• the truth is that "crouches" (רבץ) is already in masculine form (the feminine form would be רבצת), so you may as well ask why that term is masculine instead of focusing on "it" that's in the end of the verse. I see you already included that in your answer. +1.
    – Bach
    Jun 1, 2020 at 16:02
  • Thank @Bach, it's a participle, so "it/he/she crouches," the conjugated subject-verb-action, is a false translation and loses the anthropomorphic image that the author picked as well as the gender split. The participle converts the verb to a noun that is the manifestation of that action.
    – Gus L.
    Jun 1, 2020 at 16:47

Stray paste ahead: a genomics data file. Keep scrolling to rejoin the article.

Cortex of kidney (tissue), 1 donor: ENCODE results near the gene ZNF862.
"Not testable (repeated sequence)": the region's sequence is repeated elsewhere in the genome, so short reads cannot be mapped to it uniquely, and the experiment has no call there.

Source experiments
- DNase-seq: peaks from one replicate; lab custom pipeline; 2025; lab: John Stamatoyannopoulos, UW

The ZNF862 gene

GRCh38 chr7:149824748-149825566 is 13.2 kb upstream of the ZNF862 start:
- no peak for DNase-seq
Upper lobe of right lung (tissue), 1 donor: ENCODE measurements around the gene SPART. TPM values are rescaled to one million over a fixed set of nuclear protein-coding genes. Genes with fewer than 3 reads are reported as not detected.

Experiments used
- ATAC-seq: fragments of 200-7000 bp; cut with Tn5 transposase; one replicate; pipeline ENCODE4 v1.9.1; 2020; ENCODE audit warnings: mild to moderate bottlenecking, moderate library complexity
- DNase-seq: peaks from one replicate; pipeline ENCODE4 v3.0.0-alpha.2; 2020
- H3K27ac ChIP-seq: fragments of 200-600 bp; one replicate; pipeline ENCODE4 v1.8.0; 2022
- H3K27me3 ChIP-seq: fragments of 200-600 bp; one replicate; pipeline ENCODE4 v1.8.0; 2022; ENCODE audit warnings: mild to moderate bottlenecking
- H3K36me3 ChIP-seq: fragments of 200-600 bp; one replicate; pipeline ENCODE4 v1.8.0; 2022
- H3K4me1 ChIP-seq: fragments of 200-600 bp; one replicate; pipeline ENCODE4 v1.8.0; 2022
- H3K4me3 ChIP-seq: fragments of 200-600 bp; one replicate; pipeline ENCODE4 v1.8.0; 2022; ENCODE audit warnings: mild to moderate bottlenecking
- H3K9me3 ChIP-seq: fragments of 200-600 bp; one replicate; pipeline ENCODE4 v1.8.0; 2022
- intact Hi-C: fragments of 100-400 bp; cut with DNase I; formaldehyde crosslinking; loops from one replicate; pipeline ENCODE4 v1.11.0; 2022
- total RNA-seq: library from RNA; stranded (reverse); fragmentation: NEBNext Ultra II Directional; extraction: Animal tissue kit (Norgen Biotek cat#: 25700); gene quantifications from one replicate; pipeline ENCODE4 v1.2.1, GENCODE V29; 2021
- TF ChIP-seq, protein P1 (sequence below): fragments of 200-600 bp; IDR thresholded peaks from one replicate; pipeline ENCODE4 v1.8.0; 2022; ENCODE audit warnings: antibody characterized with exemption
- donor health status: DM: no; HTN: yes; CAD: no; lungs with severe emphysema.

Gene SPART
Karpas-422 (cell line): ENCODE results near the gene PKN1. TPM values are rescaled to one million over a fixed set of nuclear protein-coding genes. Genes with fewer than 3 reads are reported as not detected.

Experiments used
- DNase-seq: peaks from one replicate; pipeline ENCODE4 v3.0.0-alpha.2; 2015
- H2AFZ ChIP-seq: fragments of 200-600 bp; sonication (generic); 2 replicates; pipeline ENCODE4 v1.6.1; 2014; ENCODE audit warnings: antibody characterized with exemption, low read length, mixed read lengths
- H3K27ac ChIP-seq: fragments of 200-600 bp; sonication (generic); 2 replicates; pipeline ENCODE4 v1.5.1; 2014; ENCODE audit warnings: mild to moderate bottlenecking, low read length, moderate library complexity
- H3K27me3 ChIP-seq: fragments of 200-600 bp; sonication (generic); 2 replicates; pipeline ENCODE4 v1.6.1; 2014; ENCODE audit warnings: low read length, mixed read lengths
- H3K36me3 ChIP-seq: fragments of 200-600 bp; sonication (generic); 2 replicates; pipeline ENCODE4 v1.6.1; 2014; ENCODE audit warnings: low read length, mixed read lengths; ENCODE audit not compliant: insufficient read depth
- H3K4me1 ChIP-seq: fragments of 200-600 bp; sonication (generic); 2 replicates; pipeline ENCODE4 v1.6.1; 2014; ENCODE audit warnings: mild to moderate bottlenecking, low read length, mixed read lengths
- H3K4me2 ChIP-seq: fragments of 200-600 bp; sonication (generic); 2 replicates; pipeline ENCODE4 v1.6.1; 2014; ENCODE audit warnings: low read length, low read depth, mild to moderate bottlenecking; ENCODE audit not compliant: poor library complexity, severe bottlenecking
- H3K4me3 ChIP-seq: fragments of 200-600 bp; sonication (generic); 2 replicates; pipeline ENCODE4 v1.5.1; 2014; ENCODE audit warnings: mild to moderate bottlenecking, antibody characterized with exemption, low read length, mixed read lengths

5 Answers 5


As normally happens, when articulating this question, the answer seems to have appeared.

The Brown-Driver-Briggs lexicon says: "noun feminine (Genesis 4:7 no exception)"... It says that the next word, "crouching" is not "sin [is] crouching (e.g. verb conjugated 3fs as all the major translations render it)" but instead is a participle (noun form from verb) which means a better translation is "sin (feminine) [is] a crouching one/creature (masculine)."

So a translation I might make emphasizes the anthropomorphization of sin into a crouching beast at the door. Furthermore, the NIV has a possessive "your door" instead of what the hebrew says as "the door" which the other translations I mentioned capture.

Here's what I have. I would love criticisms on this. I was unclear if the referent of our rule was over the door or over sin, the thing. I also converted "you should rule" (which NIV/NRSV/CEB suggest, but KJV does not) to the future statement of how Cain will live with this beast at the door.

Here's my translation with more clarity on the pronoun references: